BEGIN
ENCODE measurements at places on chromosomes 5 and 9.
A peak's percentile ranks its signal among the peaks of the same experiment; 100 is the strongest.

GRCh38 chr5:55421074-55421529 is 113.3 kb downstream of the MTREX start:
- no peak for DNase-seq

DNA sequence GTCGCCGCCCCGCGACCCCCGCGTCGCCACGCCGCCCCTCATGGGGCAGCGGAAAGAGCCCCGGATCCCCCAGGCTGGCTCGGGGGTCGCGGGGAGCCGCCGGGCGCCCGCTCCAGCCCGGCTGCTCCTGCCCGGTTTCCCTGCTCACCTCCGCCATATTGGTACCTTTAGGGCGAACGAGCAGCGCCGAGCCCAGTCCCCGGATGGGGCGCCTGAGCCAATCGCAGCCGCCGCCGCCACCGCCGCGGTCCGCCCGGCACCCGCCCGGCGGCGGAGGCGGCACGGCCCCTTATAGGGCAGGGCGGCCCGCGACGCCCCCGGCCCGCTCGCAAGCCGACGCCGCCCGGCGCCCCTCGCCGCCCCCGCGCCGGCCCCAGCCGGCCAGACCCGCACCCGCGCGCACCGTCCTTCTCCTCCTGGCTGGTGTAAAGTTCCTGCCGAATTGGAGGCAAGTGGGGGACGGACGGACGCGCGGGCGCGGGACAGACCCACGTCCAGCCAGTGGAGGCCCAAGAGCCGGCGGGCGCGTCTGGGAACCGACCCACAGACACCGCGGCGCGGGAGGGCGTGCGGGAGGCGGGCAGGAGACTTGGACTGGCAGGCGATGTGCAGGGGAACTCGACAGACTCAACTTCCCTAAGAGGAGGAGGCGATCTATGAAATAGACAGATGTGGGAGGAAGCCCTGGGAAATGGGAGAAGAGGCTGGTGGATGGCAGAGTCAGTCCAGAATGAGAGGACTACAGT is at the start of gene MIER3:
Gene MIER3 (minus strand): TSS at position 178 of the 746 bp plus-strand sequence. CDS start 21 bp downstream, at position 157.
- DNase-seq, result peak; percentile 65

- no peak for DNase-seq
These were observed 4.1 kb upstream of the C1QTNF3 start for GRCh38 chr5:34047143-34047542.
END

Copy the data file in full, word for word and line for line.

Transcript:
ENCODE measurements at places on chromosomes 5 and 9.
A peak's percentile ranks its signal among the peaks of the same experiment; 100 is the strongest.

GRCh38 chr5:55421074-55421529 is 113.3 kb downstream of the MTREX start:
- no peak for DNase-seq

DNA sequence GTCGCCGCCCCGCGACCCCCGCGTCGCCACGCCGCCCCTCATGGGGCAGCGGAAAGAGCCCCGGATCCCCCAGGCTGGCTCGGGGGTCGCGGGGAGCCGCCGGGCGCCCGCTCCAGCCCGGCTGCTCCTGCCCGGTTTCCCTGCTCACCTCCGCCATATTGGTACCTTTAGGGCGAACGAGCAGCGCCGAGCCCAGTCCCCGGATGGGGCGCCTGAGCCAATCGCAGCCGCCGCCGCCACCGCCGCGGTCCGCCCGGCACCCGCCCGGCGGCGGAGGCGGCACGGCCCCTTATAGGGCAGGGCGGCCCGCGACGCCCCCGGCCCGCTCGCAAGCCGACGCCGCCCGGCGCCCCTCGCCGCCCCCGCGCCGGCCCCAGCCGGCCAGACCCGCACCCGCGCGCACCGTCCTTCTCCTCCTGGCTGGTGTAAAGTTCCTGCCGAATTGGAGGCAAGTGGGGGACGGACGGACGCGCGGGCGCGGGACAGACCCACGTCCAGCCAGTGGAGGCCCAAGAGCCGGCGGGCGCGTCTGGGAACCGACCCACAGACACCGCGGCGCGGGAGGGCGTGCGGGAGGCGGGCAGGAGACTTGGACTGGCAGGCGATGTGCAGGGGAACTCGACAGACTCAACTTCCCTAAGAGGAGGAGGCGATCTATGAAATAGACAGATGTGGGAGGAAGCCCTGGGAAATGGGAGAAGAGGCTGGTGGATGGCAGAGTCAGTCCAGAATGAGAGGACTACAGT is at the start of gene MIER3:
Gene MIER3 (minus strand): TSS at position 178 of the 746 bp plus-strand sequence. CDS start 21 bp downstream, at position 157.
- DNase-seq, result peak; percentile 65

- no peak for DNase-seq
These were observed 4.1 kb upstream of the C1QTNF3 start for GRCh38 chr5:34047143-34047542.